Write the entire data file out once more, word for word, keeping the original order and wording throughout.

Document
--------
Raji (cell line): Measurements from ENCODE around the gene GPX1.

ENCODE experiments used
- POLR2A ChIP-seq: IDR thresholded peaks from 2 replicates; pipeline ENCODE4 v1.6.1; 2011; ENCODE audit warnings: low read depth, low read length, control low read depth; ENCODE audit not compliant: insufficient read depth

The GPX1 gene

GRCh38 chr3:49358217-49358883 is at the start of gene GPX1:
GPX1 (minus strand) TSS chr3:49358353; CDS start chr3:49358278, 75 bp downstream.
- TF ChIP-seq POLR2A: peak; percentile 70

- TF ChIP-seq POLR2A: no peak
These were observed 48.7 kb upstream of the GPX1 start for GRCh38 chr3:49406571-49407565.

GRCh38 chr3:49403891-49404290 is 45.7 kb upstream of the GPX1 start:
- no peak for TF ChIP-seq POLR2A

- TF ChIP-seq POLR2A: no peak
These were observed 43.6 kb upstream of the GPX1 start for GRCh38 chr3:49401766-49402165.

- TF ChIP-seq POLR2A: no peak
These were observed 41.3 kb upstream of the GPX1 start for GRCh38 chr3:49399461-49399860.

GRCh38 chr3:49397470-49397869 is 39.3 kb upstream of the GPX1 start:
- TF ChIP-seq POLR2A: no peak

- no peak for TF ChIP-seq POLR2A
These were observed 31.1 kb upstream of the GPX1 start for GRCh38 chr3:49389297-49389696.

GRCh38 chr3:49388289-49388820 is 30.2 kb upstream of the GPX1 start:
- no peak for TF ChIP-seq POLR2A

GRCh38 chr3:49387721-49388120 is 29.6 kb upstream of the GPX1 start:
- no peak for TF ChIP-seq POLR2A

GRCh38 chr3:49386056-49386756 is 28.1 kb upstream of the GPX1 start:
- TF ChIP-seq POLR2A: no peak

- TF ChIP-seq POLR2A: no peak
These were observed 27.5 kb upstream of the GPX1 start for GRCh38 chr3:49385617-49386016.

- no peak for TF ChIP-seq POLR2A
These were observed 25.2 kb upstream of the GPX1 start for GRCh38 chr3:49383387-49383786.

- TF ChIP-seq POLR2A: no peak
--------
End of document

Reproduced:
Raji (cell line): Measurements from ENCODE around the gene GPX1.

ENCODE experiments used
- POLR2A ChIP-seq: IDR thresholded peaks from 2 replicates; pipeline ENCODE4 v1.6.1; 2011; ENCODE audit warnings: low read depth, low read length, control low read depth; ENCODE audit not compliant: insufficient read depth

The GPX1 gene

GRCh38 chr3:49358217-49358883 is at the start of gene GPX1:
GPX1 (minus strand) TSS chr3:49358353; CDS start chr3:49358278, 75 bp downstream.
- TF ChIP-seq POLR2A: peak; percentile 70

- TF ChIP-seq POLR2A: no peak
These were observed 48.7 kb upstream of the GPX1 start for GRCh38 chr3:49406571-49407565.

GRCh38 chr3:49403891-49404290 is 45.7 kb upstream of the GPX1 start:
- no peak for TF ChIP-seq POLR2A

- TF ChIP-seq POLR2A: no peak
These were observed 43.6 kb upstream of the GPX1 start for GRCh38 chr3:49401766-49402165.

- TF ChIP-seq POLR2A: no peak
These were observed 41.3 kb upstream of the GPX1 start for GRCh38 chr3:49399461-49399860.

GRCh38 chr3:49397470-49397869 is 39.3 kb upstream of the GPX1 start:
- TF ChIP-seq POLR2A: no peak

- no peak for TF ChIP-seq POLR2A
These were observed 31.1 kb upstream of the GPX1 start for GRCh38 chr3:49389297-49389696.

GRCh38 chr3:49388289-49388820 is 30.2 kb upstream of the GPX1 start:
- no peak for TF ChIP-seq POLR2A

GRCh38 chr3:49387721-49388120 is 29.6 kb upstream of the GPX1 start:
- no peak for TF ChIP-seq POLR2A

GRCh38 chr3:49386056-49386756 is 28.1 kb upstream of the GPX1 start:
- TF ChIP-seq POLR2A: no peak

- TF ChIP-seq POLR2A: no peak
These were observed 27.5 kb upstream of the GPX1 start for GRCh38 chr3:49385617-49386016.

- no peak for TF ChIP-seq POLR2A
These were observed 25.2 kb upstream of the GPX1 start for GRCh38 chr3:49383387-49383786.

- TF ChIP-seq POLR2A: no peak